|Collecting: An extreme example from "philately"|
Message #1 Posted by Karl Schneider on 12 Nov 2006, 2:53 a.m.
One of the paradoxes of collecting is that certain items are very valuable owing to rarity deriving from a scarce original supply. This scarcity is sometimes due to the item's being undesirable in its day, or just plain defective.
The highest price I paid for any single calculator in my collection is the US$225 for an HP-10C in great condition with manual. I have criticized the poorly-conceived functionality of this model several times in this Forum. The market of the 1980's apparently felt the same way: The HP-10C was made for only two years (1982-84), while all four other Voyager-series models were made at least until 1989, when the series was replaced by the Pioneer-series models.
Examples of HP calculators that are valuable due to flaws are the original HP-35 with math bug, and the earliest HP-41C's.
But these are hardly extreme examples. In 1918, four sheets of a two-color 24-cent US Airmail stamp featuring a Curtiss Jenny biplane were fed through the press backwards for application of the second color. The error was caught; three sheets were destroyed, while one sheet found its way to the public. This misprinted "Inverted Jenny" stamp is perhaps the most valuable US stamp, and philatelists (stamp collectors) have been trying for years to gather up as many as possible. An uncancelled one may fetch US$200,000 at auction.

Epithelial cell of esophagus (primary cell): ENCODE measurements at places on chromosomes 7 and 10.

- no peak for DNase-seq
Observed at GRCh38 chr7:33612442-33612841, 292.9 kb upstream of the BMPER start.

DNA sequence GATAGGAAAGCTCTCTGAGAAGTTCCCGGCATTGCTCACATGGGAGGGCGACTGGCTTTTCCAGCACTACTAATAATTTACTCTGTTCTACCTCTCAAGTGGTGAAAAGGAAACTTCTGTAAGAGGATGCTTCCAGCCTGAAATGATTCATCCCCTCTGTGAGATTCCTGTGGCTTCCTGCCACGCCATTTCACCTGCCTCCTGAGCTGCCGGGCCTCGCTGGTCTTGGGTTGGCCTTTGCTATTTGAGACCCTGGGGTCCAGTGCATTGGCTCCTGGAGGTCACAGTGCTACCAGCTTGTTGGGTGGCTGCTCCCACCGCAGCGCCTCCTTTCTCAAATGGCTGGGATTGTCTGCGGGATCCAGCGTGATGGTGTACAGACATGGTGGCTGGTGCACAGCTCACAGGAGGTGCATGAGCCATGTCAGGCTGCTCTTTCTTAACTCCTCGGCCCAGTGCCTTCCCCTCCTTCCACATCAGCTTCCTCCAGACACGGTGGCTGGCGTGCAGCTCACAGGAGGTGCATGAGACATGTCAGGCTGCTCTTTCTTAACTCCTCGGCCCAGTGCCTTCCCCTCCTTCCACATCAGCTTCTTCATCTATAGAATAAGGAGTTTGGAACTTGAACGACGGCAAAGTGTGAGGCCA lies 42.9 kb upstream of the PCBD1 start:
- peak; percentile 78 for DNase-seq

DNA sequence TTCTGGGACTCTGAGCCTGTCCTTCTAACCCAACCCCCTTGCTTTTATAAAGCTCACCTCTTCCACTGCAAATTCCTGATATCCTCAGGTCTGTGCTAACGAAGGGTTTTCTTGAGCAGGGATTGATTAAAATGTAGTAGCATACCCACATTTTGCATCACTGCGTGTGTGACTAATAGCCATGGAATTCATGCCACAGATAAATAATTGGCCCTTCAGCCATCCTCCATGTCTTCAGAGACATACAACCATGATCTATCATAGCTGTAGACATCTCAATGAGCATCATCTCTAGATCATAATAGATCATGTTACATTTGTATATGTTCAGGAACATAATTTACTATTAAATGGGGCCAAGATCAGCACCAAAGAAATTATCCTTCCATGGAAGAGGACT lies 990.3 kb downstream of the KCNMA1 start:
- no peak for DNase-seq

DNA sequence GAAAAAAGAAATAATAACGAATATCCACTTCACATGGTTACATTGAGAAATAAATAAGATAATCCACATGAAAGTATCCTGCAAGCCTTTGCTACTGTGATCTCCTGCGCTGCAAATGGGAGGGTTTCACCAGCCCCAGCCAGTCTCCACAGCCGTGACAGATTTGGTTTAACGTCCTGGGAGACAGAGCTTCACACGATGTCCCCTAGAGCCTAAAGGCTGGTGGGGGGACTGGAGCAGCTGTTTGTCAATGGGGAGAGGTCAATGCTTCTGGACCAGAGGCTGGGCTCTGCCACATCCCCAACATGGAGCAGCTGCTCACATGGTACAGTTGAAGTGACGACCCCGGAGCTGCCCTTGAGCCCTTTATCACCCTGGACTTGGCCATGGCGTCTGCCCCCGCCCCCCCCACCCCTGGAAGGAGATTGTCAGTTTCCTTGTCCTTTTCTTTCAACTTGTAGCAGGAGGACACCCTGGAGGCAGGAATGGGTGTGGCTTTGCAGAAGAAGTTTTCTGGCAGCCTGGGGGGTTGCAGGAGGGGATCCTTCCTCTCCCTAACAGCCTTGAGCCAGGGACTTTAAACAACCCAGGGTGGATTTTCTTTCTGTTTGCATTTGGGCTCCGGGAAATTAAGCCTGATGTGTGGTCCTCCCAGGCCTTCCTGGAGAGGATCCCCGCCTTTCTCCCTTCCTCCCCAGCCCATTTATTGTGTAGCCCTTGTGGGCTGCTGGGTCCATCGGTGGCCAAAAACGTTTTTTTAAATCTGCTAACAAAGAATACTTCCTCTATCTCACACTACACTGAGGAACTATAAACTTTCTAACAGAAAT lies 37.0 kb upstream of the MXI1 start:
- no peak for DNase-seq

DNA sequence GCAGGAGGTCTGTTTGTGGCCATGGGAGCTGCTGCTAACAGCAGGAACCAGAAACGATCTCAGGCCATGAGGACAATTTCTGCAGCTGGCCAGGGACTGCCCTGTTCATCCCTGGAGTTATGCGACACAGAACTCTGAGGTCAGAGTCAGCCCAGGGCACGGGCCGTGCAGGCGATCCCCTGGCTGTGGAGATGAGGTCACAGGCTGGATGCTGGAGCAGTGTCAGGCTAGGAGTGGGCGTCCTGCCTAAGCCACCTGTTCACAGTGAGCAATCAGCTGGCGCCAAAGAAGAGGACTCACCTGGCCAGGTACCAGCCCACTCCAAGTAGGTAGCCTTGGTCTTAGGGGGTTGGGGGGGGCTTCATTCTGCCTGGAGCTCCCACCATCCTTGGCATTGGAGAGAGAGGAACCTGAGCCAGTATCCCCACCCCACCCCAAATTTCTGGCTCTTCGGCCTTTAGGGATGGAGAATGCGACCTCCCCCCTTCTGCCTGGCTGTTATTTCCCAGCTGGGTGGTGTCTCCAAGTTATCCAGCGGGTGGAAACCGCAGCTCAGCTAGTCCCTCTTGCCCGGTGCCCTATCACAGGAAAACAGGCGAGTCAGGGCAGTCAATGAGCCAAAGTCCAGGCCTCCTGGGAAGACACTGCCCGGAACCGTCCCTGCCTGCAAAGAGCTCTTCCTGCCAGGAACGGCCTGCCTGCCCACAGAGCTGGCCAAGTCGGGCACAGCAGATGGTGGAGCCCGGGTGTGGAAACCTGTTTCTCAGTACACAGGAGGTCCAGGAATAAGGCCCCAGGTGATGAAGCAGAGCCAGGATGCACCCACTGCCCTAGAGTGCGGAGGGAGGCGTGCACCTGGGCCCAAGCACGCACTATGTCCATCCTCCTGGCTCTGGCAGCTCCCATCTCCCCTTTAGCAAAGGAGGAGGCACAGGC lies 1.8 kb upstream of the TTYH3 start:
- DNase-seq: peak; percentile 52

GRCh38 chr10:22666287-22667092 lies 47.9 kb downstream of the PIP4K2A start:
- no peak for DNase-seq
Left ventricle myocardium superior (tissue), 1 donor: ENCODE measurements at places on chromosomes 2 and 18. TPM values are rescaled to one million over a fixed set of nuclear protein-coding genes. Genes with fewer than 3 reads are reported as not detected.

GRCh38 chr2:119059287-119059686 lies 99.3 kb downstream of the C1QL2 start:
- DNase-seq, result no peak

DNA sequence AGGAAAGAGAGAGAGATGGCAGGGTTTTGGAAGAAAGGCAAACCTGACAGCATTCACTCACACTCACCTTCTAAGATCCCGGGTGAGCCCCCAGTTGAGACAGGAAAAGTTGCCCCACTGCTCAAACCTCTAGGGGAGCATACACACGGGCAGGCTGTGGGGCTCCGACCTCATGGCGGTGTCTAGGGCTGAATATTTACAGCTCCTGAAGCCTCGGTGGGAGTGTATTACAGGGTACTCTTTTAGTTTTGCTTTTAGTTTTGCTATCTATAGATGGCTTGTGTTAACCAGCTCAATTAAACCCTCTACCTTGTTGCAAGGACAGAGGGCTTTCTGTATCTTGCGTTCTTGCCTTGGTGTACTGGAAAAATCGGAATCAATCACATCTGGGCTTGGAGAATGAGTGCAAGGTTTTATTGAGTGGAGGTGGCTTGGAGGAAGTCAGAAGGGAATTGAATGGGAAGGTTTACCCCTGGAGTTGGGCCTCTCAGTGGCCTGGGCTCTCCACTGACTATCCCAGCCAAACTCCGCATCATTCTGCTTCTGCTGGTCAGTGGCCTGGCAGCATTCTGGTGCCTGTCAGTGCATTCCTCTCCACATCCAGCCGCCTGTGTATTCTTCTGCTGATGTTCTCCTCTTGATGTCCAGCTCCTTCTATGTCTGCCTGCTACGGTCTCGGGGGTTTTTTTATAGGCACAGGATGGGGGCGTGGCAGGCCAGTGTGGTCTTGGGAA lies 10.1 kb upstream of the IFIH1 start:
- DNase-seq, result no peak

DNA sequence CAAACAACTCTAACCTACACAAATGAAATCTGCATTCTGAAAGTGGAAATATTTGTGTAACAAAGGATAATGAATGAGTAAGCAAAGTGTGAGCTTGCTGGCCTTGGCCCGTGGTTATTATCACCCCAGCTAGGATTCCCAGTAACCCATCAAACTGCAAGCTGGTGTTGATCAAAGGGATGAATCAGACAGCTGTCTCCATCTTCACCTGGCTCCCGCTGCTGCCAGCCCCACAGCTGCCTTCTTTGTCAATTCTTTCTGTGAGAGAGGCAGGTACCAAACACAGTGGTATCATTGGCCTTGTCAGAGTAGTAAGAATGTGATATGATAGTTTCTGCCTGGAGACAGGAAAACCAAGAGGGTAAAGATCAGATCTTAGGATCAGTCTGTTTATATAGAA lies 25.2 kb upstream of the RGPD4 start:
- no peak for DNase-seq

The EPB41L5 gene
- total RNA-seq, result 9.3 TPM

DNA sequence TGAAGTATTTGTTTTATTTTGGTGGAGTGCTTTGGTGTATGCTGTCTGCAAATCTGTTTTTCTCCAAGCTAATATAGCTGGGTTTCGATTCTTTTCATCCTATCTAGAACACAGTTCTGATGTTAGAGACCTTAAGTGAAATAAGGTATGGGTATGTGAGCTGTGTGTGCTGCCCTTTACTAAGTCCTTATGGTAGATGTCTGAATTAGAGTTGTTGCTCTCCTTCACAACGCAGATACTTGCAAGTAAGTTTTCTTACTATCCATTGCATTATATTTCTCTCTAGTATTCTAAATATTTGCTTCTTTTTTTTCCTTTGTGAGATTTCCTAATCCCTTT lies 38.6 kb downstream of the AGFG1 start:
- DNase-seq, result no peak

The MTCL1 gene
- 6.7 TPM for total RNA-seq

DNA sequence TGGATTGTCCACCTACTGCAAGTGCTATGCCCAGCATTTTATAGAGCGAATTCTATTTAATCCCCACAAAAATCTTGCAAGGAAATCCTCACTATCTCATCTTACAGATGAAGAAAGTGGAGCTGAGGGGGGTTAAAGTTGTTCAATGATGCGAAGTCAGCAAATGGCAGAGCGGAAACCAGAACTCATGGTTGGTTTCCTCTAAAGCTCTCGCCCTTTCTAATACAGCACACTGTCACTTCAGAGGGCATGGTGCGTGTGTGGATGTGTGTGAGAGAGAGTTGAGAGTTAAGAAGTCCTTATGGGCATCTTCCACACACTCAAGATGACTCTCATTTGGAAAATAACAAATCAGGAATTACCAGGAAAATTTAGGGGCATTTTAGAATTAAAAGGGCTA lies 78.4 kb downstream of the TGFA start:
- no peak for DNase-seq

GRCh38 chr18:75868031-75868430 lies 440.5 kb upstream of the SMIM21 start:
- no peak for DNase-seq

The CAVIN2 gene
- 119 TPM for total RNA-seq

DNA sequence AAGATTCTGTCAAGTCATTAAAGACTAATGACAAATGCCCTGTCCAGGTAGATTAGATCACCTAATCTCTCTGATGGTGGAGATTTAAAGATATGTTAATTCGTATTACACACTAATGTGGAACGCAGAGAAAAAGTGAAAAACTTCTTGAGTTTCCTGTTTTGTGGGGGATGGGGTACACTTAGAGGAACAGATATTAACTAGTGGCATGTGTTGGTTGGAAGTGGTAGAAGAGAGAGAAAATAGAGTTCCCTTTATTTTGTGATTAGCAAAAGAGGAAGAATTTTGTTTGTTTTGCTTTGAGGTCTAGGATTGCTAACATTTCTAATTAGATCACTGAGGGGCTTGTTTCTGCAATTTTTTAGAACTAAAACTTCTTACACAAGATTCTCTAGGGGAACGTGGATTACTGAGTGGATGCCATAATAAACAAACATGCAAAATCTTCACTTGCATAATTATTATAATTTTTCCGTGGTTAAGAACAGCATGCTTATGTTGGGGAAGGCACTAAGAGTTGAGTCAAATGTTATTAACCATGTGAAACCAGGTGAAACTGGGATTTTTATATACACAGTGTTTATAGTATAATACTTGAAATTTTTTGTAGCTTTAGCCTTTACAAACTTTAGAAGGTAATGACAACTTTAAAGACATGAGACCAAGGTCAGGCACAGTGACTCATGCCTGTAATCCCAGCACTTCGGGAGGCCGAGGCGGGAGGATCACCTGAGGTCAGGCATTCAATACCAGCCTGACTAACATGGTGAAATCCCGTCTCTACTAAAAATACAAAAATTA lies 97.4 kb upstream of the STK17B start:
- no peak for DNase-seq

One of these stamps may have been used as postage for a mail-in Florida ballot in the recent elections. By law, however, the ballot will remain locked in a box for a while.
Consider it: A fifth of a million dollars for a bit of paper whose defining characterisitc was a simple printing error! (The mistake was one like anyone would make when preparing a two-sided printout on a printer that did not feature automatic duplexing.) It sure makes one wonder -- Who's got all this discretionary cash? Why is this item so coveted? And just what is the visceral appeal of owning something that few if any other people have?
Edited: 12 Nov 2006, 3:13 a.m.